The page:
Most of us are aware of the discomfort we feel when we’re hungry. That gnawing sensation in your belly—otherwise known as hunger pangs—sets in when your stomach is empty, telling you it’s time to fuel up. Ignoring hunger pangs can lead to weakness, headache, loss of concentration, irritability, and just plain tiredness.
However, it’s important for one to recognize real hunger vs. appetite. Hunger is the biological need for food, while appetite is a psychological desire to eat foods that especially appeal to you. Seeing, smelling, or thinking of food may give you an appetite even when you are not truly hungry. Eating when not hungry can result in consuming more calories than you need.
The next time you think you’re hungry, try asking yourself, “Am I truly feeling hungry, or do I just have an appetite for something in particular?” You may also want to try mindful eating techniques in order to separate true hunger from external triggers, such as boredom or emotions, that lead to overeating (see Mindful Eating: Eat, Drink, and Think).
Discover why food is the best medicine to help prevent, relieve, and heal disease and illness. Start reading Environmental Nutrition. Start your risk free subscription now!
- Dairy products contain whey protein, which quells hunger, according to research.
- Whole potatoes, particularly boiled potatoes, are more filling than processed potato products, such as French fries and mashed potatoes. Potatoes also promote increased cholecystokinin.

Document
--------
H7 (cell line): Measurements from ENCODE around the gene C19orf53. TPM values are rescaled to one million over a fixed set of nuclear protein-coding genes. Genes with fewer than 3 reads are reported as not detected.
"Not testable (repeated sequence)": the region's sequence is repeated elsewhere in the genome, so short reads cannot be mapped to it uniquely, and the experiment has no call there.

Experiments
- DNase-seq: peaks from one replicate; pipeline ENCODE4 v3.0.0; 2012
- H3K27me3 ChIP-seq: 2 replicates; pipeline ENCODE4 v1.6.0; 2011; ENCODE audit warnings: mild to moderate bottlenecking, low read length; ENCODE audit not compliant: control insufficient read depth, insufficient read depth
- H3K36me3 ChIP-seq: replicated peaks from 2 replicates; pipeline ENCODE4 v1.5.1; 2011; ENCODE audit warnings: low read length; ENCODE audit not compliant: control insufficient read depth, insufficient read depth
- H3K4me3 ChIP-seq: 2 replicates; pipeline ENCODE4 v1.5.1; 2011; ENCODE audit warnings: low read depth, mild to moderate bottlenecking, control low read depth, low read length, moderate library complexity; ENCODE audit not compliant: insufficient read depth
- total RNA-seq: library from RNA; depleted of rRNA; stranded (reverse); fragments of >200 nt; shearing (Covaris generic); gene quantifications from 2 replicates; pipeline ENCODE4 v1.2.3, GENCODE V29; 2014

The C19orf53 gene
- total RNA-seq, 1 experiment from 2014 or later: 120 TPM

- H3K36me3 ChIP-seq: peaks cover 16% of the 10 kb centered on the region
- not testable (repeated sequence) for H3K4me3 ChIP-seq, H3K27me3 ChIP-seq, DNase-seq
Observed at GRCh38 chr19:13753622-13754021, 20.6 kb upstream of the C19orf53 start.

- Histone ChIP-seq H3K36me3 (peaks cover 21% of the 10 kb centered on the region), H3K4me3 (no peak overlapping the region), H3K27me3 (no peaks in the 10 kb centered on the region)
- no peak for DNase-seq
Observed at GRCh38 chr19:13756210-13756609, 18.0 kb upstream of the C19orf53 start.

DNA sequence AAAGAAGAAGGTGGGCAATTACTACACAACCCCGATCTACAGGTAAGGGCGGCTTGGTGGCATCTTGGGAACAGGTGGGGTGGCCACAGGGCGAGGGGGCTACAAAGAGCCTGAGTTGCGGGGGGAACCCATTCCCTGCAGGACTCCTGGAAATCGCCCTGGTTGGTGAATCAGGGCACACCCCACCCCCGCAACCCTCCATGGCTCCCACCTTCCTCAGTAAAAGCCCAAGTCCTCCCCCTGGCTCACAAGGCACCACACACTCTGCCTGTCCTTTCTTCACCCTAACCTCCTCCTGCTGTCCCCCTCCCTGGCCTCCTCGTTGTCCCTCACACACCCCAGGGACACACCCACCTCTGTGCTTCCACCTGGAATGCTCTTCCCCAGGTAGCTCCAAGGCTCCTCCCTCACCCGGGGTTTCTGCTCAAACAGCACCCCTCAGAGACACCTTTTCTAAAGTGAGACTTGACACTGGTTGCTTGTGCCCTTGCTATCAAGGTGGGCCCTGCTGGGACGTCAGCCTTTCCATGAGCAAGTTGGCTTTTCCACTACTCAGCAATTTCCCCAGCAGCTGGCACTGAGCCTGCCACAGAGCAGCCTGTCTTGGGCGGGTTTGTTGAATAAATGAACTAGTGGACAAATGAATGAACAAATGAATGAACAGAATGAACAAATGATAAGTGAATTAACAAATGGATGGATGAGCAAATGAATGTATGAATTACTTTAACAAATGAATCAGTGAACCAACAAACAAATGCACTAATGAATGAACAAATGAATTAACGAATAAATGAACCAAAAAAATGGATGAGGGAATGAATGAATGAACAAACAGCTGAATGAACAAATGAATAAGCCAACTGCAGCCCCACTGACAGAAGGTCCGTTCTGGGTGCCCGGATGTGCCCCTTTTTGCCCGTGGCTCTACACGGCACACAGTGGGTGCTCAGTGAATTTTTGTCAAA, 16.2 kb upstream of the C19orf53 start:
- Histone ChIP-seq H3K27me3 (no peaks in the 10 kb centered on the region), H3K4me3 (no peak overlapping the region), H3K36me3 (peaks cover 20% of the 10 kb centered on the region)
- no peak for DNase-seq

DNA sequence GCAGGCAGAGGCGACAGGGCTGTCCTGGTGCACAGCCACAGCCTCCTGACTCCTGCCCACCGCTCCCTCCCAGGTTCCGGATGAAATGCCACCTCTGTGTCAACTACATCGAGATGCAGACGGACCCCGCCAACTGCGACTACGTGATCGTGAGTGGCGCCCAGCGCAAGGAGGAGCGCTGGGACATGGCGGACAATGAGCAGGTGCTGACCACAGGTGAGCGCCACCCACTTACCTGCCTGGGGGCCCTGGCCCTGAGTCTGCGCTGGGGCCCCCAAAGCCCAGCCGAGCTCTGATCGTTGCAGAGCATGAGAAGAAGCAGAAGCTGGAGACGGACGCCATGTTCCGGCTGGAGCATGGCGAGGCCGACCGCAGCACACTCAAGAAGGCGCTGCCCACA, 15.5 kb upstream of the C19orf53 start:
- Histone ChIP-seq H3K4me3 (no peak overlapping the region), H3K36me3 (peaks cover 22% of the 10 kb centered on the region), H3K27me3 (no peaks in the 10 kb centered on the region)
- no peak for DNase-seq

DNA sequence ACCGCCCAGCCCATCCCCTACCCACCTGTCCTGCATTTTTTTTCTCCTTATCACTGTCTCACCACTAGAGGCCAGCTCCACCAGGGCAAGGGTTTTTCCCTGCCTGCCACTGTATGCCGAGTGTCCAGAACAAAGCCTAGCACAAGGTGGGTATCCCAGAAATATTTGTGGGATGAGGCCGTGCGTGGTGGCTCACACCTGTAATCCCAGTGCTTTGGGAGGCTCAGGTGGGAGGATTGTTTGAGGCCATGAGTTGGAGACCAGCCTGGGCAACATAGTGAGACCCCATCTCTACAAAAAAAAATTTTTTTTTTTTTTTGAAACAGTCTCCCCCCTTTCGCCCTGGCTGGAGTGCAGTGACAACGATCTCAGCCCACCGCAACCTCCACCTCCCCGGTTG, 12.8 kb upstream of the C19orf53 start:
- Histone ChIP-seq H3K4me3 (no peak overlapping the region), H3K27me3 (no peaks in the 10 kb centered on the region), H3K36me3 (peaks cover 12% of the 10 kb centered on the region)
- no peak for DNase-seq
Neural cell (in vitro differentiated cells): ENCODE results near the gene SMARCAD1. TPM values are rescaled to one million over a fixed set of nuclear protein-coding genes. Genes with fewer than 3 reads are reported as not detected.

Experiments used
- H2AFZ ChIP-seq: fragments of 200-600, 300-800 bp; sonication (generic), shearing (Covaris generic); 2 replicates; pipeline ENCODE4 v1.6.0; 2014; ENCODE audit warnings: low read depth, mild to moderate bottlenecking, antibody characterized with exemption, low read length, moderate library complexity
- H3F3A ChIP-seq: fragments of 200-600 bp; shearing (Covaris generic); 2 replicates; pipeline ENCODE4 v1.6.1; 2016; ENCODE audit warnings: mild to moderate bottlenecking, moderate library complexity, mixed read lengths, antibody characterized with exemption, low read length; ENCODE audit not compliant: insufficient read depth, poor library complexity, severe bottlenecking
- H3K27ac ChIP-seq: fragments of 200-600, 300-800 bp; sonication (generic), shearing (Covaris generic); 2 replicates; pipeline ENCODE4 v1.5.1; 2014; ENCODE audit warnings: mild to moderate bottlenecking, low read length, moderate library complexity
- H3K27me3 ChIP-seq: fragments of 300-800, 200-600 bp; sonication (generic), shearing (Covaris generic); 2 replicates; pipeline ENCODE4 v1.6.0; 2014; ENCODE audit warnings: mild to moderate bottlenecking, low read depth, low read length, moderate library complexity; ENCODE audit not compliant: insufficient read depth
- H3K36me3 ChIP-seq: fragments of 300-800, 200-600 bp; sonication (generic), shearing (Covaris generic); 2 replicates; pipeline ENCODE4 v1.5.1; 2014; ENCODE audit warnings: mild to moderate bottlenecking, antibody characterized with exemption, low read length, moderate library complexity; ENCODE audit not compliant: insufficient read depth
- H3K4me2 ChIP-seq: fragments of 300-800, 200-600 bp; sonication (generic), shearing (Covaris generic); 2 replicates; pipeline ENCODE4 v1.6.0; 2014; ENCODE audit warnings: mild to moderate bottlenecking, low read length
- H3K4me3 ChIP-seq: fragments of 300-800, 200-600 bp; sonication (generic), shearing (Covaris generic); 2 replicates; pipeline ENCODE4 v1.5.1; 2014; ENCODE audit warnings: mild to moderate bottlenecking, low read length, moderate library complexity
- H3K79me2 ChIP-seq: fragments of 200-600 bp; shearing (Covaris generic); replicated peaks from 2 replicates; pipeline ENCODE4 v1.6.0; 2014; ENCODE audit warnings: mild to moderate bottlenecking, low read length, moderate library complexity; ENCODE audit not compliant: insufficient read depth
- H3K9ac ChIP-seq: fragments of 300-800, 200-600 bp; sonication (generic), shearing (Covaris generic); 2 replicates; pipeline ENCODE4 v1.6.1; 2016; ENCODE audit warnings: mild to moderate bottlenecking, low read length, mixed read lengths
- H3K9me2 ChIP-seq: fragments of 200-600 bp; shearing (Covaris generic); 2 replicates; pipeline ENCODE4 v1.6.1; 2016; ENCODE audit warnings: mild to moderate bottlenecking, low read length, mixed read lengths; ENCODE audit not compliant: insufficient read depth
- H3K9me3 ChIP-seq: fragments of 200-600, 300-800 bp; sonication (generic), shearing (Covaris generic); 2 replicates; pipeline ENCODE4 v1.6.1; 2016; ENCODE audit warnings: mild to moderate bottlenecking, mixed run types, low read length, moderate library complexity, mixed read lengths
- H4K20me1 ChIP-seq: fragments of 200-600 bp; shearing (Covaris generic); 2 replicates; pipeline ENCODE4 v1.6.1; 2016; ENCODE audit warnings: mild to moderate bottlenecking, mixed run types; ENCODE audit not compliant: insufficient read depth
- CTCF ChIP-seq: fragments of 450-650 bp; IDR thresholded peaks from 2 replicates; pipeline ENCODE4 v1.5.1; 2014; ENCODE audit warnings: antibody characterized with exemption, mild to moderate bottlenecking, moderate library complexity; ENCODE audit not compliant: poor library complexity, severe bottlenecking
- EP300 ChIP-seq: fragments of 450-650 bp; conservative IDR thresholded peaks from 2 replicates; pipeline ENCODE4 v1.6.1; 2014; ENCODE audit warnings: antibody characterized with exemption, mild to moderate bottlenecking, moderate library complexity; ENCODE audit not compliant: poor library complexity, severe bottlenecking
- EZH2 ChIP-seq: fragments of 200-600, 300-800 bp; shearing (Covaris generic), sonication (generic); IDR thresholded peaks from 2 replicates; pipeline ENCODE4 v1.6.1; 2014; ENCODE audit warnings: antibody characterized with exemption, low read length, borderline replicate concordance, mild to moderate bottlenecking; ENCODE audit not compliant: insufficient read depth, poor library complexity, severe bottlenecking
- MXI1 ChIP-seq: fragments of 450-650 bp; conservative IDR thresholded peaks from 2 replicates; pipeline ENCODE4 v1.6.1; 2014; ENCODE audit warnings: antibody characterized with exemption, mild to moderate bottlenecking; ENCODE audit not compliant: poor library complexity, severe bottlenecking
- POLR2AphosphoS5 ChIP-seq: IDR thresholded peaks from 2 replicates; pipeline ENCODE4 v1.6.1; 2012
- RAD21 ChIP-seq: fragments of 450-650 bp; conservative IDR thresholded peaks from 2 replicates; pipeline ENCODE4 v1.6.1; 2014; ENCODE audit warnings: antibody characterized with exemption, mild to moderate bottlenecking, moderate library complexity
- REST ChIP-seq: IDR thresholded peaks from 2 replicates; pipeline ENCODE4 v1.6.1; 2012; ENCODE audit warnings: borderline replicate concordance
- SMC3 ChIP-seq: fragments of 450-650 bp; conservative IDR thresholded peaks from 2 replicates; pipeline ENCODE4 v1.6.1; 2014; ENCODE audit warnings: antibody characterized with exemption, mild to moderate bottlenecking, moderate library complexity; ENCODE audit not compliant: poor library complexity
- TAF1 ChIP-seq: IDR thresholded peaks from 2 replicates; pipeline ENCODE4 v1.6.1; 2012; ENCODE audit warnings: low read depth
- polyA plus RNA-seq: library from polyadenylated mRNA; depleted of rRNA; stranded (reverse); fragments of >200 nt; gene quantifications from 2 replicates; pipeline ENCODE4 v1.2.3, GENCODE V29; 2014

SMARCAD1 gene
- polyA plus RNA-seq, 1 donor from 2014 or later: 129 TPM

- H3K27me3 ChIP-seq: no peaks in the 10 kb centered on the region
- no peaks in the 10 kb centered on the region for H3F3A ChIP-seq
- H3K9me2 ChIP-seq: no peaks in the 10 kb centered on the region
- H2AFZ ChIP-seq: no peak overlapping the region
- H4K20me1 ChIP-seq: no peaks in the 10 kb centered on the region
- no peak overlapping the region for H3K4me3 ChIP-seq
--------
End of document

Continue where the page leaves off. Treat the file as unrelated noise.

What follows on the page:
- Vinegar conatins acetic acid , which boosts and prolongs fullness, so it may be beneficial to include it in your meals, such as in a salad.
- Whole grains, such as rye, contain indigestible carbohydrates that promote the feeling of fullness.
Hunger and Timing
Hunger typically occurs four to six hours after eating. The onset of hunger is impacted by many factors, including composition (nutrient content) and size of the previous meal, nutrients in the blood stream, blood sugar levels, physical activity, sleep habits, gender, age (hunger pangs may become less frequent and severe with aging), the weather, certain medications, and some physical or mental conditions. EN identifies some key strategies and foods that can help combat hunger.
Simple Strategies to Fight Hunger
- Include lean protein sources, such as chicken breast, beans, and fish, at every meal. Protein triggers cholecystokinin, a hormone that signals the brain to slow down the emptying of the stomach. Cholecystokinin also acts to decrease the hunger-promoting hormone in the body called ghrelin.
- Choose minimally processed, higher fiber-containing carbohydrates, such as whole wheat bread, barley, and oatmeal, which help to suppress ghrelin.
- Get plenty of Zs. Inadequate sleep is associated with greater hunger from increased ghrelin and decreased levels of leptin, which is a hormone that suppresses appetite and signals the brain to stop eating.
- Chew your food! More chews per mouthful of food works to reduce hunger and increase fullness.
- Establish regular eating habits and avoid skipping meals. A regular eating plan dashes mid-meal hunger attacks and promotes better meal choices.
- Break the fast. Start the day with a healthful breakfast.
—Andrea N. Giancoli, MPH, RD